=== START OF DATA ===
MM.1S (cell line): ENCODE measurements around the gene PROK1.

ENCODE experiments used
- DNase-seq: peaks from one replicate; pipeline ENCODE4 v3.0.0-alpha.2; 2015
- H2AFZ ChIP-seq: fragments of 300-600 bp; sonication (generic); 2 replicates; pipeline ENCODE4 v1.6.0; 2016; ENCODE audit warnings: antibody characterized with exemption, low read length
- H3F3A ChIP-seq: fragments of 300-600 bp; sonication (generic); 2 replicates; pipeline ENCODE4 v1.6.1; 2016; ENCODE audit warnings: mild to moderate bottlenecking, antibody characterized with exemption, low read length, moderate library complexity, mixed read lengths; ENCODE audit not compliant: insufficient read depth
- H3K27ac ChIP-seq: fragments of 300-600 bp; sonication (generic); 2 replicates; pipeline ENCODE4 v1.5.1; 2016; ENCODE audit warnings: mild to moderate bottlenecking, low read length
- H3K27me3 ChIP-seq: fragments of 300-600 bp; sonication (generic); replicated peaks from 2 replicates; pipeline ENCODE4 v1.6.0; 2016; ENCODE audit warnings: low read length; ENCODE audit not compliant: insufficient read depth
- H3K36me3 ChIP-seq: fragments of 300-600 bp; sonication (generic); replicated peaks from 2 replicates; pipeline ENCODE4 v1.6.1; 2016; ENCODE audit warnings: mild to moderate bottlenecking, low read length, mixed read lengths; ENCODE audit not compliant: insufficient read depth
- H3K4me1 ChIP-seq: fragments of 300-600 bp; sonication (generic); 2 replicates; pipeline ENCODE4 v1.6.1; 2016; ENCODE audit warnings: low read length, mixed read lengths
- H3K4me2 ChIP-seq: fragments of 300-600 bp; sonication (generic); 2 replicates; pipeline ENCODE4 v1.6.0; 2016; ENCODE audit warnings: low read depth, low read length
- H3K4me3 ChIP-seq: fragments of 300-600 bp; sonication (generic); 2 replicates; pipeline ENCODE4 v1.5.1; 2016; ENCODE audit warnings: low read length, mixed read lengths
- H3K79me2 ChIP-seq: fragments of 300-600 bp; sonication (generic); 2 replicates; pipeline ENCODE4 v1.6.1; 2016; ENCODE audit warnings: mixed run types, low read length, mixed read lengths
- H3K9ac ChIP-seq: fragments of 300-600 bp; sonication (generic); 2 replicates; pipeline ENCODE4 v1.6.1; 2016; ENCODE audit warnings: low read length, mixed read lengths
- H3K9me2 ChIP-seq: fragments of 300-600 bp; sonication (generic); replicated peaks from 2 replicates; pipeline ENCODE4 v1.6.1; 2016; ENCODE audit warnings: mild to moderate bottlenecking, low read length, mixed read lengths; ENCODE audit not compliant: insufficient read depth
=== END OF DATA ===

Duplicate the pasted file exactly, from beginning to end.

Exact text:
MM.1S (cell line): ENCODE measurements around the gene PROK1.

ENCODE experiments used
- DNase-seq: peaks from one replicate; pipeline ENCODE4 v3.0.0-alpha.2; 2015
- H2AFZ ChIP-seq: fragments of 300-600 bp; sonication (generic); 2 replicates; pipeline ENCODE4 v1.6.0; 2016; ENCODE audit warnings: antibody characterized with exemption, low read length
- H3F3A ChIP-seq: fragments of 300-600 bp; sonication (generic); 2 replicates; pipeline ENCODE4 v1.6.1; 2016; ENCODE audit warnings: mild to moderate bottlenecking, antibody characterized with exemption, low read length, moderate library complexity, mixed read lengths; ENCODE audit not compliant: insufficient read depth
- H3K27ac ChIP-seq: fragments of 300-600 bp; sonication (generic); 2 replicates; pipeline ENCODE4 v1.5.1; 2016; ENCODE audit warnings: mild to moderate bottlenecking, low read length
- H3K27me3 ChIP-seq: fragments of 300-600 bp; sonication (generic); replicated peaks from 2 replicates; pipeline ENCODE4 v1.6.0; 2016; ENCODE audit warnings: low read length; ENCODE audit not compliant: insufficient read depth
- H3K36me3 ChIP-seq: fragments of 300-600 bp; sonication (generic); replicated peaks from 2 replicates; pipeline ENCODE4 v1.6.1; 2016; ENCODE audit warnings: mild to moderate bottlenecking, low read length, mixed read lengths; ENCODE audit not compliant: insufficient read depth
- H3K4me1 ChIP-seq: fragments of 300-600 bp; sonication (generic); 2 replicates; pipeline ENCODE4 v1.6.1; 2016; ENCODE audit warnings: low read length, mixed read lengths
- H3K4me2 ChIP-seq: fragments of 300-600 bp; sonication (generic); 2 replicates; pipeline ENCODE4 v1.6.0; 2016; ENCODE audit warnings: low read depth, low read length
- H3K4me3 ChIP-seq: fragments of 300-600 bp; sonication (generic); 2 replicates; pipeline ENCODE4 v1.5.1; 2016; ENCODE audit warnings: low read length, mixed read lengths
- H3K79me2 ChIP-seq: fragments of 300-600 bp; sonication (generic); 2 replicates; pipeline ENCODE4 v1.6.1; 2016; ENCODE audit warnings: mixed run types, low read length, mixed read lengths
- H3K9ac ChIP-seq: fragments of 300-600 bp; sonication (generic); 2 replicates; pipeline ENCODE4 v1.6.1; 2016; ENCODE audit warnings: low read length, mixed read lengths
- H3K9me2 ChIP-seq: fragments of 300-600 bp; sonication (generic); replicated peaks from 2 replicates; pipeline ENCODE4 v1.6.1; 2016; ENCODE audit warnings: mild to moderate bottlenecking, low read length, mixed read lengths; ENCODE audit not compliant: insufficient read depth